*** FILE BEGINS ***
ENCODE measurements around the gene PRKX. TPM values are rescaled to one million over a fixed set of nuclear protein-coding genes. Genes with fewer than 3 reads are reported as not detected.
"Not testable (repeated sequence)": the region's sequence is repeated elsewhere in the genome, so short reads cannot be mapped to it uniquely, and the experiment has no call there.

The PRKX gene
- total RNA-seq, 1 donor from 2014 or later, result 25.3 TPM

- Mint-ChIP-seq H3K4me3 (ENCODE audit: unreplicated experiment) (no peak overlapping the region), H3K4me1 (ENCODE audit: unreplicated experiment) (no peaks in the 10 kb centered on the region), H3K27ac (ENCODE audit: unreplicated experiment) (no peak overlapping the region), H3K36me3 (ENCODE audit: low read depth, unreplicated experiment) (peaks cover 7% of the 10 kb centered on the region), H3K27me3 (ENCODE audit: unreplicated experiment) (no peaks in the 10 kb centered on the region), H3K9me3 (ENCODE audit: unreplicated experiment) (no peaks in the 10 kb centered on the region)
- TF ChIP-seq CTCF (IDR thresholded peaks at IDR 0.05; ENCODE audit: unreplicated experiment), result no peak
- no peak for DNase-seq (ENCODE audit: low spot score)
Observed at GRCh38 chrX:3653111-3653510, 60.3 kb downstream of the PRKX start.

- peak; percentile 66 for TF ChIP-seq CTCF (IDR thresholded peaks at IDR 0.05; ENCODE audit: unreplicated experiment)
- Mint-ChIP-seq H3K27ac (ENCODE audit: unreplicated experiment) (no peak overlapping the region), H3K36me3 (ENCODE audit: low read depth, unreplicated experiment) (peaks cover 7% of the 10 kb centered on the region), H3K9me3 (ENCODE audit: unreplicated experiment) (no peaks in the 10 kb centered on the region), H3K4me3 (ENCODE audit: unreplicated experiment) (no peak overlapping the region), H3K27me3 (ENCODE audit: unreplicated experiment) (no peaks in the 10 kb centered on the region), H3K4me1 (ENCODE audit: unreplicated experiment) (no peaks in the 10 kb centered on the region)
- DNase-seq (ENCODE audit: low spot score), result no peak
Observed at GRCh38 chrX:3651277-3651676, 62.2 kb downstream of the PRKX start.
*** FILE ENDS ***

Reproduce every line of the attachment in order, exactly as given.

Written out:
ENCODE measurements around the gene PRKX. TPM values are rescaled to one million over a fixed set of nuclear protein-coding genes. Genes with fewer than 3 reads are reported as not detected.
"Not testable (repeated sequence)": the region's sequence is repeated elsewhere in the genome, so short reads cannot be mapped to it uniquely, and the experiment has no call there.

The PRKX gene
- total RNA-seq, 1 donor from 2014 or later, result 25.3 TPM

- Mint-ChIP-seq H3K4me3 (ENCODE audit: unreplicated experiment) (no peak overlapping the region), H3K4me1 (ENCODE audit: unreplicated experiment) (no peaks in the 10 kb centered on the region), H3K27ac (ENCODE audit: unreplicated experiment) (no peak overlapping the region), H3K36me3 (ENCODE audit: low read depth, unreplicated experiment) (peaks cover 7% of the 10 kb centered on the region), H3K27me3 (ENCODE audit: unreplicated experiment) (no peaks in the 10 kb centered on the region), H3K9me3 (ENCODE audit: unreplicated experiment) (no peaks in the 10 kb centered on the region)
- TF ChIP-seq CTCF (IDR thresholded peaks at IDR 0.05; ENCODE audit: unreplicated experiment), result no peak
- no peak for DNase-seq (ENCODE audit: low spot score)
Observed at GRCh38 chrX:3653111-3653510, 60.3 kb downstream of the PRKX start.

- peak; percentile 66 for TF ChIP-seq CTCF (IDR thresholded peaks at IDR 0.05; ENCODE audit: unreplicated experiment)
- Mint-ChIP-seq H3K27ac (ENCODE audit: unreplicated experiment) (no peak overlapping the region), H3K36me3 (ENCODE audit: low read depth, unreplicated experiment) (peaks cover 7% of the 10 kb centered on the region), H3K9me3 (ENCODE audit: unreplicated experiment) (no peaks in the 10 kb centered on the region), H3K4me3 (ENCODE audit: unreplicated experiment) (no peak overlapping the region), H3K27me3 (ENCODE audit: unreplicated experiment) (no peaks in the 10 kb centered on the region), H3K4me1 (ENCODE audit: unreplicated experiment) (no peaks in the 10 kb centered on the region)
- DNase-seq (ENCODE audit: low spot score), result no peak
Observed at GRCh38 chrX:3651277-3651676, 62.2 kb downstream of the PRKX start.